'In court I thought: I am not that child any more, you have to listen to me now'Added on July 31, 2012
INTERVIEW: MICHELLE HILL Dixon is unusual in one respect. The sentence served on her childhood abuser is of no concern to her: “That’s because it could never match what he took from my life.”
On another point, however, she is unshakeable: that he should be photographed and publicly named. Her anonymity is a price she is prepared to pay. “I want others to take courage from it and come forward. I think people should know about him, know exactly who he is.”
In February, while she was finally facing him across a courtroom during an eight-day trial, media attention was focused on another defendant accused of fathering his 14-year-old daughter’s child.
Dixon’s story was almost tame by comparison. The charge sheet referred to indecent assault on a female, under section 10 of the Criminal Law (Rape) Act 1981, at various addresses in or around Stamullen, Co Meath, in 1986 and 1987. The “female” however, was a little girl aged between eight and 10 and the defendant was Breffni O’Rourke, her music teacher.
Dixon comes across as a confident, personable 34-year-old, a successful photographer in her adopted city of Kilkenny.
Yet it took her 18 years to verbalise fully what had happened to her. It took another nine to see her abuser convicted of assaulting her, in his home.
His actions have shaped more than 25 years of her life. In her victim impact statement, she describes how the abuse crippled her self-esteem and her efforts to build relationships. It interfered with her career development and damaged her relationship with her husband. “I spent long periods wishing I was dead. I contemplated suicide on several occasions and I attempted it once. I have suffered countless paralysing panic attacks. I still do.”
Above all, she feels “robbed” of a complete relationship with her little boy. She finds it unbearable to see anyone else tickling him, because that is how O’Rourke began his abuse, when she took music lessons from him: “It started out with tickling.”
In his home, he separated her from others and brought her to his bedroom. “He would take all my clothes off, would fondle me, lick my body, kiss me all over, press his penis against my vagina and would keep going until he climaxed. Then he would flop down on top of me with his full weight and lie there while I struggled and told him I couldn’t breathe.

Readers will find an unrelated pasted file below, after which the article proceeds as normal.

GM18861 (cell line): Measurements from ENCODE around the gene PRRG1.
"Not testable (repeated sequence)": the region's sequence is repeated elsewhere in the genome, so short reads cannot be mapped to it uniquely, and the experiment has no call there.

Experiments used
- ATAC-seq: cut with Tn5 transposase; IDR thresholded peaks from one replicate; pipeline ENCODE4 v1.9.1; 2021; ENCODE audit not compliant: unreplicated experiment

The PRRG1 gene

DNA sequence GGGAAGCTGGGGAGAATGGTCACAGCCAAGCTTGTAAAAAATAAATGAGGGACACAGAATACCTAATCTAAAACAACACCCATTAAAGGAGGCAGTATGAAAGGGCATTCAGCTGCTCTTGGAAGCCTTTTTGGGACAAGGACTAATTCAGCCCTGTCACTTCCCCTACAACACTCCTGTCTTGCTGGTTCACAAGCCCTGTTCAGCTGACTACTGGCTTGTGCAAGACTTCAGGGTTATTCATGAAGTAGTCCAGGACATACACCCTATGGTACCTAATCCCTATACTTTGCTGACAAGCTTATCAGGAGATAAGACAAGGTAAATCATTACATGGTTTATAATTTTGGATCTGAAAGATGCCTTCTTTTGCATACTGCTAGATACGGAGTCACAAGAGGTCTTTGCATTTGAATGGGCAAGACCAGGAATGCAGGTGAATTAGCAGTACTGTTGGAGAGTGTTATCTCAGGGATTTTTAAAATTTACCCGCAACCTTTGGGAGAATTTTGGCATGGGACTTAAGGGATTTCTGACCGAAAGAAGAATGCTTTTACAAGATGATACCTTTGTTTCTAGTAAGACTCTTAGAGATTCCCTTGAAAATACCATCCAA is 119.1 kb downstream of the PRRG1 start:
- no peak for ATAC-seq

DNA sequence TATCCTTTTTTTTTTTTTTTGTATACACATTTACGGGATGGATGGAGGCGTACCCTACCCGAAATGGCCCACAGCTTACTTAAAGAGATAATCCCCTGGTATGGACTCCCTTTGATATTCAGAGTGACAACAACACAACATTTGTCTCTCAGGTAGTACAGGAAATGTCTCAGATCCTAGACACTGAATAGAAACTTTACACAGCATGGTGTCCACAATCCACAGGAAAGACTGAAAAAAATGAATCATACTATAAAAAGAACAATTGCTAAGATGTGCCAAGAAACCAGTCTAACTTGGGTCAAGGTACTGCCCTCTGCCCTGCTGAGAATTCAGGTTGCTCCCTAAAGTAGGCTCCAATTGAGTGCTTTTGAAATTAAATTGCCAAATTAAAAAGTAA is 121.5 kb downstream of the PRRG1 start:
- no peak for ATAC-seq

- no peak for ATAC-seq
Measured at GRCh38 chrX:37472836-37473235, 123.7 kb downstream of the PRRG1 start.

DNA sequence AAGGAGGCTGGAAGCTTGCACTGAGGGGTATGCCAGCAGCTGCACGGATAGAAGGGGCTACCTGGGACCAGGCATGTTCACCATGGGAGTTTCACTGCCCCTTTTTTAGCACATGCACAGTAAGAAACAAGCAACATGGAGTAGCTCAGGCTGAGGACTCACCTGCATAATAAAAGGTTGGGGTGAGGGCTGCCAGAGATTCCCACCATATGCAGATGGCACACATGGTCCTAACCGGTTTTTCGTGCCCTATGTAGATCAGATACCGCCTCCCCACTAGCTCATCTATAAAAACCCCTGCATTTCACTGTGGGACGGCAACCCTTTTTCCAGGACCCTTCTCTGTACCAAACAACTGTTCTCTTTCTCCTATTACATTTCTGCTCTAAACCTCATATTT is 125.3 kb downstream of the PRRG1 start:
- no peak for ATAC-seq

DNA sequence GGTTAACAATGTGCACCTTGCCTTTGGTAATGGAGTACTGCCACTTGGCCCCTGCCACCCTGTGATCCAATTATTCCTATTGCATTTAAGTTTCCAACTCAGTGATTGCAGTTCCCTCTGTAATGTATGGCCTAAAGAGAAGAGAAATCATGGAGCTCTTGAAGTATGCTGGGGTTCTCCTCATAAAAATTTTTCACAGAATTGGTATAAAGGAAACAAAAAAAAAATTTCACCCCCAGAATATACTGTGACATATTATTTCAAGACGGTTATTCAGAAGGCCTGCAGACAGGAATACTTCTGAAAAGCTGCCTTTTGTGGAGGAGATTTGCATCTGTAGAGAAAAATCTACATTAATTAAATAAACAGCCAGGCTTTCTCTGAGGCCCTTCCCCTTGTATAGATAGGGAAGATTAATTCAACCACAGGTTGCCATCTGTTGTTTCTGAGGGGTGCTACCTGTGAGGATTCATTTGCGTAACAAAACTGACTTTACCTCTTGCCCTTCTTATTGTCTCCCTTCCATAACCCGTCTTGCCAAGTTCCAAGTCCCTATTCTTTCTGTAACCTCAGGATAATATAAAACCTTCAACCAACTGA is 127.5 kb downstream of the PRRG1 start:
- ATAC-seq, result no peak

“I would ask him to stop what he was doing and he’d say, ‘What am I doing? What am I doing?’
“And I’d say, ‘You’re tickling me,’ and he’d go, ‘Sure, what’s wrong with that?’ How do you try and explain to someone, ‘He was tickling me,’” she says, her voice thickening with distress.
She remembers lying on his bed, staring at the bars on the windows, wishing it was over. The overriding feeling, in her childish innocence, was shame.
“I think it’s because you’re naked. You feel you had your clothes off when you shouldn’t have had your clothes off. It’s that shame of your being dirty.”
Silenced by her “shame”, confused by his manipulative answers, unsure if what was happening was wrong, but intuiting that her parents’ world would “crumble” once they knew, she would run to the village phone-box at every opportunity to ring Childline but never got a reply. She was 14 before she told the story to her English teacher, a strict but fair woman who could be relied on “to say either ‘get up and get on with it’ or ‘oh my God, that was terrible’. She was very shocked when I told her.”
During role-play sessions with an Irish Society for the Prevention of Cruelty to Children social worker in Drogheda, where she was at school, she remembers holding hands with her teacher while the social worker pretended to be O’Rourke. “The teacher turned round and said, ‘oh look, there’s Breffni’. All I remember next is they were pulling me from under the table.”
Still, she felt unable to disclose any details. At 23, she walked into a Garda station but became so distressed, the female garda told her to find a counsellor.
She travelled widely, got married and moved to Kilkenny but the images persisted. “I always had horrific nightmares. I would be screaming, getting ‘flop sweats’ where I would be soaking wet, struggling, running away, getting caught – and this sense of a weight on me in the nightmare, of having him on top of me, a grown man on top of an eight or nine-year-old.”
Eventually, she contacted the Rape Crisis Centre in Waterford and, after 18 hard months, finally gave a full statement.
“Afterwards, it felt like the first time I could actually take a full breath since I was eight.”
Even then, it took nine years to get to a full trial and there were numerous false starts: the defendant – on legal aid – repeatedly sacked his legal teams; on two occasions the process had to be begun again from scratch; and there were long delays because defence witnesses were apparently unfit to give evidence (ultimately he was the only defence witness to take the stand).
In the meantime, neighbours reported that he had called with photographs of her, looking for her current address. “The guards could do nothing. I’m trying to run a business but I worked for months with the door locked.”
She does not understate the difficulty of coming forward but feels strongly that it is worth the risk. “It helps to look at it in stages and, while each stage comes with its risk of disappointment, it can also come with a victory.”
In the end, O’Rourke was found guilty on one of the four counts – of indecent assault at his home (he was sentenced to two years in prison, one suspended).
“I remember looking at him in court while giving evidence and thinking, I am not that small child any more, you have to listen to me now. Then I walked down from the stand, feeling about two feet taller.”